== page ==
Football: Turnovers, quarterback controversy mar lackluster season
Andrew Owens | Wednesday, May 16, 2012
The Irish had plenty of momentum heading into the 2011 season, but Notre Dame’s BCS aspirations were quickly thrown to the wayside after consecutive losses led off a disappointing 8-5 season.
After earning the starting position in fall practice, senior quarterback Dayne Crist was pulled at halftime of the season-opening 23-20 loss to South Florida with the Irish down 16-0. His replacement, sophomore quarterback Tommy Rees, mounted a comeback attempt and never relinquished the starting spot but was plagued throughout the season with the turnover bug that doomed Irish coach Brian Kelly’s second squad at Notre Dame.
“You can’t start winning until you stop losing, and the things that we did today out there obviously go to the heart of how you lose football games,” Kelly said after Notre Dame’s five-turnover performance. “You lose football games because you turn the ball over.”
Seven days later, Notre Dame turned the ball over five times again, and it lost again.
In the first-ever night game at Michigan Stadium, the Irish surrendered a 24-7 fourth-quarter lead to Michigan and lost in a wild 35-31 affair. The defeat marked the second consecutive fourth-quarter comeback win for Michigan over Notre Dame.
After two weeks, more than 1,000 total yards and 10 turnovers, Notre Dame was reeling at 0-2.
Kelly said it was frustrating to see his squad commit so many miscues after entering the 2011 campaign with such high expectations.
“I think when we came out of preseason camp, we felt like we had the chance to be a good team,” he said. “I can see those things in practice, I can see those things in the development of our players, but that chance to be a good team is everything that you just mentioned: It’s those turnovers, it’s the little detail things. And until we can clean up those detail things, we can’t be a good team.”
The next week, Notre Dame’s turnover issues were far from solved – the Irish committed three turnovers – but No. 15 Michigan State’s miscues proved to be more costly in the 31-13 Irish win on Sept. 17, their first of the season.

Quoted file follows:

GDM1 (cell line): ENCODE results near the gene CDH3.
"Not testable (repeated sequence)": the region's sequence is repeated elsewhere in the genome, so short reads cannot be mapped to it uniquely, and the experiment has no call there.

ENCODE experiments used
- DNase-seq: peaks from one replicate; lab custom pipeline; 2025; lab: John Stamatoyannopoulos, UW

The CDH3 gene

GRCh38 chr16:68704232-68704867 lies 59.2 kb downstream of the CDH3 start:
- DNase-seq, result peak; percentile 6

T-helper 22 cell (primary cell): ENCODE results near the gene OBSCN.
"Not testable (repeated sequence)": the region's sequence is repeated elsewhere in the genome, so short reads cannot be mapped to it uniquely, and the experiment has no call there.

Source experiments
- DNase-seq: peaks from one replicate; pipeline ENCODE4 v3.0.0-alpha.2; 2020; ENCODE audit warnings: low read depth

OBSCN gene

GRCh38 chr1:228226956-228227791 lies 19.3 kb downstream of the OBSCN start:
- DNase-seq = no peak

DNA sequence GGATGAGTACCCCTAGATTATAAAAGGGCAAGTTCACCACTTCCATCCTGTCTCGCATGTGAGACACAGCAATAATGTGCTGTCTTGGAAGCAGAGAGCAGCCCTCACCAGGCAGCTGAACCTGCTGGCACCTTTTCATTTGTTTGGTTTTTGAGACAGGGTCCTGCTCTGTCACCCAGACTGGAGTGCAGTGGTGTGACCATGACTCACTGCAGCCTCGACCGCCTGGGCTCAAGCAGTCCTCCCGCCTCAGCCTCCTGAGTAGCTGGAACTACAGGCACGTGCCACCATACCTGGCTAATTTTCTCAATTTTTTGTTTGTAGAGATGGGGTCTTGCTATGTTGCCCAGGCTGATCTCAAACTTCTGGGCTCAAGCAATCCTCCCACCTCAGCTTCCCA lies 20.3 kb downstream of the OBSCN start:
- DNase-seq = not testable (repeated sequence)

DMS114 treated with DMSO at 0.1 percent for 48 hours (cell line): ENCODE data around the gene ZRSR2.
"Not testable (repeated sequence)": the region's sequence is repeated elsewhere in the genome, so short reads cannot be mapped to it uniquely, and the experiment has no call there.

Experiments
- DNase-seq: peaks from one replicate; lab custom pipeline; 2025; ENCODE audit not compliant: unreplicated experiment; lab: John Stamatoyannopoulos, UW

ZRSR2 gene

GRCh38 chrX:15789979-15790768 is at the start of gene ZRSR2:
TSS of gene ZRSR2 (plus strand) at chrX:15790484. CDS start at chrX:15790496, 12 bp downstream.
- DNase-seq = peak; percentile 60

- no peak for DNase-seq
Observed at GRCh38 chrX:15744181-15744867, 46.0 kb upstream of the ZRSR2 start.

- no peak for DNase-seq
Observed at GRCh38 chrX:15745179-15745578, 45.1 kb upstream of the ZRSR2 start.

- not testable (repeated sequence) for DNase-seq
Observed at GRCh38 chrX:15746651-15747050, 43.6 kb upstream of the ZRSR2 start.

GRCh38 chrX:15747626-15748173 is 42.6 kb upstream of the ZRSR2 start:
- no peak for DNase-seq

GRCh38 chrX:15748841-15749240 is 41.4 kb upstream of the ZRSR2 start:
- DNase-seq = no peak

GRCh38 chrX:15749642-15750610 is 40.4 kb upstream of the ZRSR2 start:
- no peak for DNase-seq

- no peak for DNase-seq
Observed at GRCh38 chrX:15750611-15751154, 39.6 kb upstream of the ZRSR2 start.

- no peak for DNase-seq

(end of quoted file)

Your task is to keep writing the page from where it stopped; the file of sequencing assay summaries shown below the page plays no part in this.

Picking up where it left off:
“[It was a] much needed victory for our kids today,” Kelly said. “We obviously felt like coming into this ball game we hadn’t lacked any confidence in our ability to win football games. We just had to find a way to win, and that was the theme this week. By any means, just find a way to win the football game … We needed big plays at times of the game. Obviously last week, you know, a lot of the talk was the secondary.”
Notre Dame benefited from big plays by its secondary – the maligned unit that was torched the previous week by Michigan quarterback Denard Robinson – in the victory, including an 82-yard interception return by senior cornerback Robert Blanton that sealed the Irish win.
Irish freshman kick returner George Atkinson sparked the team with an 89-yard kickoff return for a touchdown toward the end of the first quarter that put Notre Dame ahead 14-3. The touchdown marked the first such score by an Irish freshman since Raghib Ismail returned a kickoff for a touchdown as a rookie in 1988.
“It feels great,” Atkinson said after the win. “[Ismail] is a great returner. I’d like to see some film and see how he does things and pick up some pointers and stuff. I was on the sideline [after scoring] and I was like ‘What just happened.’ It was like a dream come true. I thought I was dreaming. It was a great feeling to get the points on the board and to know the special teams unit put some points on the board.”
Notre Dame catapulted its success against Michigan State into a four-game winning streak, with victories over the Spartans, a 15-12 win at Pittsburgh on Sept. 24, a 38-10 victory at Purdue on Oct. 1 and a 59-33 offensive outburst against Air Force on Oct. 8.
Notre Dame’s 59 points in the win over Air Force were the most points scored since Lou Holtz’s last home game as head coach Nov. 23, 1996, when the Irish defeated Rutgers 62-0.
Rees’ performance against the Falcons was arguably his best of the season, as he completed 23-of-32 passes for 261 yards and three touchdowns.
“[Rees is] growing as he goes here,” Kelly said. “He’s 8-1 as a starter and he continues to grow and develop, and we are seeing that maturity. He got flushed out of the pocket a couple of times, threw the ball away, made some very good decisions in pressure situations when something wasn’t there. He’s just developing, maturing.”
Rees and the rest of the squad seemed to be on a positive trajectory with a 4-2 record entering its biggest test of the season at that point – a date with archrival USC. The Irish were hoping to turn the page in the rivalry by winning their second consecutive game in the series behind the backdrop of Notre Dame Stadium’s first night game since 1990.